How one serial inventor brought a revolutionary approach to flossing from idea to launch
Today we are talking about the journey from initial insight to launched product. The featured product is Instafloss, a revolutionary approach to flossing your teeth.
With us is the creator of Instafloss, serial inventor, and two-time founder, Eli Packouz.
Summary of some concepts discussed for product managers
[2:03] Tell us about Instafloss.
I found myself in a position that many people may find themselves in—you’re in a rush and trying to clean your teeth and flossing is just taking too long. I thought there had to be a way to make this go quicker. At the time I had already founded a company, and we had come out with seven products. I was thinking about how we could solve this problem, and within a week about five other people told me they hated flossing and asked if we could make a product to do something about that. I started reading periodontal textbooks and finding out more about the problem.
I found there are two problems: In the U.S. 70% of people regularly skip flossing, and of the people who do floss almost all of them are flossing incorrectly. If we break down the first problem, there are three reasons people don’t floss: It takes too much time. It hurts. And it’s difficult to do correctly.
I looked at existing solutions. Water flossers have been on the market since the 60s, and research shows they are more effective than string floss if done correctly. However, there are a few issues: Nobody does it correctly; in order to do it correctly, you have to hold the jet at a 90 degree angle, trace the gum line, and do it on the inside. It’s messy, and it takes even longer.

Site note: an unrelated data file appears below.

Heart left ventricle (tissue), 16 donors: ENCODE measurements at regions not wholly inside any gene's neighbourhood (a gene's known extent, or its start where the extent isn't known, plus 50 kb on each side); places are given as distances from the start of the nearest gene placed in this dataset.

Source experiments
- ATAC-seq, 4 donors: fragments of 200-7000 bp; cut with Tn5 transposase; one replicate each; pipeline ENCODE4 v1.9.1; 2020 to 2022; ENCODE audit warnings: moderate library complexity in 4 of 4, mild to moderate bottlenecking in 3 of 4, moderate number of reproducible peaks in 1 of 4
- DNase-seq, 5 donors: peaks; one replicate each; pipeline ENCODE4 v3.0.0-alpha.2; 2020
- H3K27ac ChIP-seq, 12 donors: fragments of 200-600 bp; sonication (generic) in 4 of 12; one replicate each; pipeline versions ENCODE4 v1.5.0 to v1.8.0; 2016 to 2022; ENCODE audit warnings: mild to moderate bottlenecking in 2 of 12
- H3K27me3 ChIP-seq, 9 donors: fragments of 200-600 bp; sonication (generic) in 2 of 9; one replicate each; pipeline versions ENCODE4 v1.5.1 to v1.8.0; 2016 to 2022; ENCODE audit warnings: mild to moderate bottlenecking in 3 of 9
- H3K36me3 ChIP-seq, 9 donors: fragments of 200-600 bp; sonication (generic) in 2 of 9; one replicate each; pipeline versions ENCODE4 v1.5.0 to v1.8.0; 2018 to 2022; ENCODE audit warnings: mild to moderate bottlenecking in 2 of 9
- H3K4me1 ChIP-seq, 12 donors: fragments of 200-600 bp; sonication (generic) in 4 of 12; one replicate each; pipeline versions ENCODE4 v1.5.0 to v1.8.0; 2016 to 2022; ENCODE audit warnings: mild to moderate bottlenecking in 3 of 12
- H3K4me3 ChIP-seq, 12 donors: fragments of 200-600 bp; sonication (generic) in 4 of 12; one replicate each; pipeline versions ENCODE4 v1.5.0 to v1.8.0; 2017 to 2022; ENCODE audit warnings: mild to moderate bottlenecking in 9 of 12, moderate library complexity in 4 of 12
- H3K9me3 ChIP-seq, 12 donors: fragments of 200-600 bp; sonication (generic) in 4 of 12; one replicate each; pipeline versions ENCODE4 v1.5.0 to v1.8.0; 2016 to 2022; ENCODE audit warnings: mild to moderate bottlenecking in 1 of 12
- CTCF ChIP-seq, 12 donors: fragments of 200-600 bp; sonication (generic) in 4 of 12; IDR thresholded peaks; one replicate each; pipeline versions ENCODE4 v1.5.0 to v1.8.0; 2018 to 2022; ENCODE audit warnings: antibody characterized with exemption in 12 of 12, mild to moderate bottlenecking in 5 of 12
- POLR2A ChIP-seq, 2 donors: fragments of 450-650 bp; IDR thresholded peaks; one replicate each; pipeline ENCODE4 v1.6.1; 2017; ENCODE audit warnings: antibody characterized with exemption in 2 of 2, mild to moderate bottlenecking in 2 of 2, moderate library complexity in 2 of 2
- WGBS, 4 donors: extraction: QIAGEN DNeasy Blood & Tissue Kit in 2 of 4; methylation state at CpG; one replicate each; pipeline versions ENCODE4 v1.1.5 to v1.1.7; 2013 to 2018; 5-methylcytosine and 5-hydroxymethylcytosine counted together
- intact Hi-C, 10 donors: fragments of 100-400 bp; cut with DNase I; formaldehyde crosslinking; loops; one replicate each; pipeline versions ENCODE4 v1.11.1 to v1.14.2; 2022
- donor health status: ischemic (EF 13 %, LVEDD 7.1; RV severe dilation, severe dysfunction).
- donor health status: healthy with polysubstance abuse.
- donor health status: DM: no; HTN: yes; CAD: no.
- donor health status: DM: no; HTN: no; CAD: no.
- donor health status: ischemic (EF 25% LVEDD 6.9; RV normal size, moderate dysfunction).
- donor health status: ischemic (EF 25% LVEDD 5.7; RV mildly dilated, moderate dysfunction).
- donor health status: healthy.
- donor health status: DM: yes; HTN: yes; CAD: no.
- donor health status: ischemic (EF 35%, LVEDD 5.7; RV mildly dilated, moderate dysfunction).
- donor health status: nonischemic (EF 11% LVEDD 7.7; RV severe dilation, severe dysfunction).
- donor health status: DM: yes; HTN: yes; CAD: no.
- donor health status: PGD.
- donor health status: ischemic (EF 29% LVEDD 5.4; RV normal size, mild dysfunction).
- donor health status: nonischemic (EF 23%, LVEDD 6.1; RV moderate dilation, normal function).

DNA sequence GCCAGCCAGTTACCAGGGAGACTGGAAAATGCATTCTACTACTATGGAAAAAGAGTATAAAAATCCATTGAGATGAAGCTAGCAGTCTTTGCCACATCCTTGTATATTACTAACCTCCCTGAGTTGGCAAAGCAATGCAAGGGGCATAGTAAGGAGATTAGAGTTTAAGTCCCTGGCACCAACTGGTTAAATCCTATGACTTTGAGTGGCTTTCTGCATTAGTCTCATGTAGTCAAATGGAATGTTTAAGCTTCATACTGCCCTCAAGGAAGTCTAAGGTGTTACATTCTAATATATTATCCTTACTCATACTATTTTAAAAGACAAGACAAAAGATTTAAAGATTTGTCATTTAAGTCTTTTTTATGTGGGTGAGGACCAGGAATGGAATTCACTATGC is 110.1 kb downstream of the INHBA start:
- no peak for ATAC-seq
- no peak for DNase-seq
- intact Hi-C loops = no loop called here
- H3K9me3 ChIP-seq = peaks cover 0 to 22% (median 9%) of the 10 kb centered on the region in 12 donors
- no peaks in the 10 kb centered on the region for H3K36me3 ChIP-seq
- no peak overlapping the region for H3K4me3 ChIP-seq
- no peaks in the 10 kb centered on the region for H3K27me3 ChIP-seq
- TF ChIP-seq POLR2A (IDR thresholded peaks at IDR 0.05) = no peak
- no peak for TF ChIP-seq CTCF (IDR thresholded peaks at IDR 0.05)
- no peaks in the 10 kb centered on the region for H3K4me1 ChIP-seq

We had to create a floss that people will love and that will be quick and automatic. After five years, it’s been quite a journey, but I believe we’ve accomplished that.
[6:10] What is the form of the product?
The insight was that in order to floss correctly you need the water jets at a 90 degree angle to the gum line and they need to cover 100% of the gum line. The first iteration was a mouth guard with jets pointing at various areas. There were two issues with this: The mouth guard is stagnant, so the jets mostly point only between the teeth, and we would need to create a customer mouth guard for every individual, so the product would have to be $900. That didn’t seem like a path we wanted to go down.
The breakthrough was taking a cross section of the mouth guard and moving it across the mouth. We have an H-shaped manifold. The top of the H goes over the top of the teeth, and the bottom of the H goes over the both teeth. It spins around in the middle, which is attached to the handle. It flosses the top, front, back, and bottom simultaneously. It has 12 jets aimed at the correct 90 degree angle. We can ensure 100% coverage at the right angle, and we can do it in just 10 seconds. The water pressure is adjustable, and it is painless.
[9:20] Were there other paths you went down before you got to a water jet?